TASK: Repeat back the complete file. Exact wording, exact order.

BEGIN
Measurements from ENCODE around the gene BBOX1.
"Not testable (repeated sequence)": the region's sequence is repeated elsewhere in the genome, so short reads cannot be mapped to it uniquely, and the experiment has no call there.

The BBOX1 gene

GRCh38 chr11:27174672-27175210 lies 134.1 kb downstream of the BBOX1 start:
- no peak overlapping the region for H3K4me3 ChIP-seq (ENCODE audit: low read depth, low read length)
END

Measurements from ENCODE around the gene BBOX1.
"Not testable (repeated sequence)": the region's sequence is repeated elsewhere in the genome, so short reads cannot be mapped to it uniquely, and the experiment has no call there.

The BBOX1 gene

GRCh38 chr11:27174672-27175210 lies 134.1 kb downstream of the BBOX1 start:
- no peak overlapping the region for H3K4me3 ChIP-seq (ENCODE audit: low read depth, low read length)